Baylor University’s Student Senate made a powerful move toward equality on Oct. 22.
The “No Crying on Sundays” Senate Resolution that we passed was written with the intention of signaling to the LGBTQIA+ community that they are recognized and loved at Baylor.
Discriminatory practices and an oppressive interpretation of the university’s Statement on Human Sexuality have barred the chartering of an official support organization for LGBTQIA+ students, and our resolution sought to put an end to this.
The passage of this legislation was a powerful statement to the university that our LGBTQIA+ students deserve equal treatment and a loving home on this campus.
The Student Senate acted rightly in representing all of our constituents and calling on Baylor to end its discriminatory practices.
A major inspiration for writing this bill was Gamma Alpha Upsilon, which has been denied a charter every year for 10 years. Gamma serves as an unofficial safe place of support and community for LGBTQIA+ students and their allies, a group that has been marginalized and suppressed on Baylor’s campus for far too long.
It is to the detriment of the student body that Gamma Alpha Upsilon has not been allowed a charter, as chartering would allow this organization to support far more LGBTQIA+ students.
Logistical benefits of chartering include access to the Student Government Allocation Fund, a page on Connect where students can learn about student organizations and events, ease in reserving spaces on campus to gather and host events, and access to a faculty advisor.
These benefits would all serve to decrease the amount of LGBTQIA+ students who feel alienated and unvalued at a university that claims to love them.
It is well documented that LGBTQIA+ individuals face much higher rates of mental distress and suicide. Places of support and acceptance like Gamma can save lives.
For example, a 2009 study found that lesbian, gay and bisexual youth who come from highly rejecting families are 8.4 times as likely to have attempted suicide as their lesbian, gay and bisexual peers who reported no or low levels of family rejection.
The “Baylor Family” can no longer reject its LGBTQIA+ children. Baylor is risking the mental and physical health of its students by its continued unwillingness to charter Gamma. This is not love.
This issue is personal to us.
I, Addison Knight, am a multi-generational legacy of Baylor. My grandmother came from Lebanon to join the Baylor family, my parents fell in love here, and my brother recently graduated.
Baylor has been a second home to me for as long as I can remember, and I have always felt pride in wearing green and gold. Becoming a student at Baylor made me realize that much of this pride has not been earned by the university.
In 2019, Lori Fogleman, assistant vice president of media and public relations, stated, “Baylor is committed to providing a loving and caring community for all students, including those who identify as LGBTQ.”
Refusing to formally recognize the rights of a group of students is not providing a loving and caring community. It is deeply offensive and harmful and proliferates the suppression and harassment experienced by LGBTQIA+ students.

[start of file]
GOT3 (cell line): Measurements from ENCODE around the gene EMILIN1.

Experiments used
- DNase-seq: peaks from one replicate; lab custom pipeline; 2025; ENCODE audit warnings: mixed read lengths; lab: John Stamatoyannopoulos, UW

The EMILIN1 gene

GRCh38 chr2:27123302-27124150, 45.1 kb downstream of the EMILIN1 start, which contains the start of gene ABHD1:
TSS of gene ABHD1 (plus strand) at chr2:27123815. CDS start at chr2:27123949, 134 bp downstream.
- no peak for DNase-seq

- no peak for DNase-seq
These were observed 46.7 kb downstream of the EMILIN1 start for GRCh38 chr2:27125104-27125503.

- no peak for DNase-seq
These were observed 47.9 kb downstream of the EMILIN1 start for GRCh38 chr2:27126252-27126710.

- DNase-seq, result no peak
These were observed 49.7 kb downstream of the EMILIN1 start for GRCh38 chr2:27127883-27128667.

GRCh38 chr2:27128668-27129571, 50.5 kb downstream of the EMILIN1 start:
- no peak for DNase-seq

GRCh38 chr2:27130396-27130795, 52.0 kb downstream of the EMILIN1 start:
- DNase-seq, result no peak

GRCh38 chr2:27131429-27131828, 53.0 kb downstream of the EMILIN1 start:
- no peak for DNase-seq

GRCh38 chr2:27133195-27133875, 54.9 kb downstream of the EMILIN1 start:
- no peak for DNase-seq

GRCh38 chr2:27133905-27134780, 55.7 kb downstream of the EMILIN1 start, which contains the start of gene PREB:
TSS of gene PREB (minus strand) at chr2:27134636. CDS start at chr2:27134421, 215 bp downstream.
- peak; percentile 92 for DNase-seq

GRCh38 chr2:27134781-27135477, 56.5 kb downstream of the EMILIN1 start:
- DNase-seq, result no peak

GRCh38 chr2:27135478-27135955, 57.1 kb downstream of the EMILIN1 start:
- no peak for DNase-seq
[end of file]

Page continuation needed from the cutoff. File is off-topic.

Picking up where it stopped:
By its inaction and hollow words, Baylor has continued a history of oppression and trauma.
I, Veronica Penales, am a Filipino-American queer woman on Baylor’s campus. I have experienced firsthand the discrimination and pain that has been felt by countless other minority individuals who consider themselves to be the past, present and future of this university.
I do not hesitate in expressing my love for this university and the students I have grown to call family. But at the same time, with this love in my heart, I will not hesitate to call upon Baylor leadership to change its blatant discrimination of the LGBTQIA+ community.
While civil discourse is necessary for the progression of this movement, there comes a point where mere conversation is no longer enough.
Until that action is created, we as a community of LGBTQIA+ students and allies will continue working to make sure you hear us. Because no matter how much it shakes you and your Christian faith, we exist.
Unequal and discriminatory treatment of LGBTQIA+ students – such as robbing them of a supportive and loving community by denying them the ability to establish a chartered organization – is antithetical to the value of love that infuses Christ’s teachings.
It is because of this that the Student Senate passed our resolution, and it is because of this that Baylor must change its practices.
We are not seeking to rewrite the history of Baylor as a Baptist university. We are seeking to end harmful and discriminatory practices against students to finally align this university with the values of love it claims to follow.
Editor’s note: This article is part of an ongoing series focused on engaging the emerging generations of faith leaders. If you know anyone who might be interested, encourage them to submit their article for consideration to firstname.lastname@example.org
Veronica Bonifacio Penales is a Sophomore Senator in Baylor Student Government and member of the unofficial Gamma Alpha Upsilon. Majoring in International Studies and Political Science and minoring in women and gender studies, Veronica will continue her call to action on Baylor leadership until equality is present on this campus.
Addison Knight is a Sophomore Student Senator at Baylor University where she studies English Literature. Addison is passionate about mental health and diversity and inclusivity and is dedicated to creating a genuinely loving and healthy environment for all students.